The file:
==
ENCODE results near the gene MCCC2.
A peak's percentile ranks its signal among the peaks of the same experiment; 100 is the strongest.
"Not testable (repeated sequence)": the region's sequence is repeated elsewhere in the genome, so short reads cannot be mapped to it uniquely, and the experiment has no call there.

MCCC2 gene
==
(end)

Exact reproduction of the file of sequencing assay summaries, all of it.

ENCODE results near the gene MCCC2.
A peak's percentile ranks its signal among the peaks of the same experiment; 100 is the strongest.
"Not testable (repeated sequence)": the region's sequence is repeated elsewhere in the genome, so short reads cannot be mapped to it uniquely, and the experiment has no call there.

MCCC2 gene